We’d like to take the opportunity to introduce you to the 2nd prize winners of our "Humble Architecture: Everest Challenge" competition – John Clayson and Andrei Dinu from the United Kingdom!

2nd prize winners from United Kingdom

KR3N. is a London-based partnership founded at the Bartlett School of Architecture, formed of John Clayson and Andrei Dinu. They are interested in the fusion of fiction and fabrication to produce an architecture that sits outside of the image-based economy that exists within contemporary architectural practice and education. They prize imaginative methods of design and presentation that are realised quantitatively and pragmatically.

Brief information about the projects that you/your company have been involved with. For instance, what scale have you focused on/preferred, any significant projects where the company/ individuals have been involved?

This is KR3N.’s first partnership project, however, both John and Andrei have been involved in competition projects working for Populous and Make, as well as more intimate residential work at Proctor and Shaw. Both explore art /architectural projects outside of KR3N., concerned with formal exploration and the production of images in the built environment. John has helped teach at the AA visiting school in LA, designing procedural settlements on Mars, a brand of architectural thought not dissimilar to the Humble Architecture Everest challenge.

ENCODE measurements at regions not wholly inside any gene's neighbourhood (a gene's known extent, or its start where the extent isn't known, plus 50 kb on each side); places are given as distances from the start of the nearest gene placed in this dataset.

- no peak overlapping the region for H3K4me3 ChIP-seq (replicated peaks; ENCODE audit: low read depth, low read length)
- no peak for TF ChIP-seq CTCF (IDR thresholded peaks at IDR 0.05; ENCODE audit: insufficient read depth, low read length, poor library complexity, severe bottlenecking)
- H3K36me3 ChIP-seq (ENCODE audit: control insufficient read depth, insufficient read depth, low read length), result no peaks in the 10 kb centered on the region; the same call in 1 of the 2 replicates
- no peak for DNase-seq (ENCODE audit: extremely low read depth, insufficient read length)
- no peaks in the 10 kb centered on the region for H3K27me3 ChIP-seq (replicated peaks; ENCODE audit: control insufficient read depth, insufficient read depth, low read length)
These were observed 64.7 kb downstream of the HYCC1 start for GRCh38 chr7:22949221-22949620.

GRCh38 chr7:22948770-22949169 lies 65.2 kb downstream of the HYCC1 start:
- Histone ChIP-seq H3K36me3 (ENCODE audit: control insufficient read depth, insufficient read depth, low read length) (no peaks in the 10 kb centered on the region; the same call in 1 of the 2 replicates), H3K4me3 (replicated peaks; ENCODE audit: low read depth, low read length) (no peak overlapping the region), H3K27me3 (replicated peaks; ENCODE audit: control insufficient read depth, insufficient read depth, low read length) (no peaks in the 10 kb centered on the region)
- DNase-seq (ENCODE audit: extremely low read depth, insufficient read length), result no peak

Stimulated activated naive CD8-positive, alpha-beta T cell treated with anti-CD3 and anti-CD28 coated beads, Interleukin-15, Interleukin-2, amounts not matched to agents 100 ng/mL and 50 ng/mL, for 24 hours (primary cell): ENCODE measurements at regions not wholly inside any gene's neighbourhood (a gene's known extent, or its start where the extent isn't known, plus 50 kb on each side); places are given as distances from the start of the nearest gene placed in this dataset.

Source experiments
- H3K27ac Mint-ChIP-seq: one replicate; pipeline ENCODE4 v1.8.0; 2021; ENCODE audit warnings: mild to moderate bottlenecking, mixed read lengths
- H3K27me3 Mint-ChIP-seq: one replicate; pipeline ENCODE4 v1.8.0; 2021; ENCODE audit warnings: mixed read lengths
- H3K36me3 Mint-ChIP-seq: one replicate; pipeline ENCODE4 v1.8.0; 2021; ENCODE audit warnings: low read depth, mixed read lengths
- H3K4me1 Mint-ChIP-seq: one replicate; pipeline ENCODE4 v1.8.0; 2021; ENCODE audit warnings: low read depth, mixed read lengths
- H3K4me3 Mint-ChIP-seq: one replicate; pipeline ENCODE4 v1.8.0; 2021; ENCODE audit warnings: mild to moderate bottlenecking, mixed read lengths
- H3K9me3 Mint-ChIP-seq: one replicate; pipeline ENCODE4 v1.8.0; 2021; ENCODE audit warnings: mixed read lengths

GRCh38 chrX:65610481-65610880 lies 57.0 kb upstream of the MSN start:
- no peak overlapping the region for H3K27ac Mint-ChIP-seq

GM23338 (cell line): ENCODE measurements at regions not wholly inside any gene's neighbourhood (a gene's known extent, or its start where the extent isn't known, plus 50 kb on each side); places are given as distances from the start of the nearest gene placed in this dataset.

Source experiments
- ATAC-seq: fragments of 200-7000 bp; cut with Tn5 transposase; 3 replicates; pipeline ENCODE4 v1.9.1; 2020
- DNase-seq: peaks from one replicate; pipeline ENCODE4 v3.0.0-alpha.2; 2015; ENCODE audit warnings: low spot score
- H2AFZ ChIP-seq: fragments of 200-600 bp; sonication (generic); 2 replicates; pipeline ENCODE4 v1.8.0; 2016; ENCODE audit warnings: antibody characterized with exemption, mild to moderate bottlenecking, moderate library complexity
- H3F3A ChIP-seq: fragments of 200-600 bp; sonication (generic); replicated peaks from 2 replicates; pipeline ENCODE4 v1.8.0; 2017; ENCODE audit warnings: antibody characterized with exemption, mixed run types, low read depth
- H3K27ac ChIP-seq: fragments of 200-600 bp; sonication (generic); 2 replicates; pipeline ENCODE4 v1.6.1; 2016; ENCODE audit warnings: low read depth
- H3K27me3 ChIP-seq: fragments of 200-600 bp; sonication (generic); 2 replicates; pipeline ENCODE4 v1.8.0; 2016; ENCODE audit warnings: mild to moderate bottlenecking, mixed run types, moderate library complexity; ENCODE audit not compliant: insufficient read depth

What does architecture mean to you and what is the role of an architect in your society?

Architecture to us is the design of space, and the design of how this space will be experienced by both humans and non-humans; be this as an object, externally, or immersively from within. We believe architects have a crucial role in the consideration of entities beyond humans, reunifying architecture with the natural environment, and considering the role of autonomous machines in the design, construction, and use of buildings.

Why do you participate in architecture competitions?

We participate in architecture competitions to feed our desire to explore ideas without the bounds of a commercial or corporate setting and use the process as a speculative steppingstone towards a, one day, built destination. But most of all – because we enjoy designing.

What advice would you give to individuals who struggle to decide whether it would be beneficial for them to participate in architecture competitions?

We would advise you to use the brief as a way of framing notions you are thinking about in wider life (for example, our project, though responding to the brief, acted as an analogy for the changing tide in machine fabrication); therefore, even if no judicated reward comes of the project, at least you have used it as a testing ground and feedback loop for ideas you’ve been having about wider architectural discourse.

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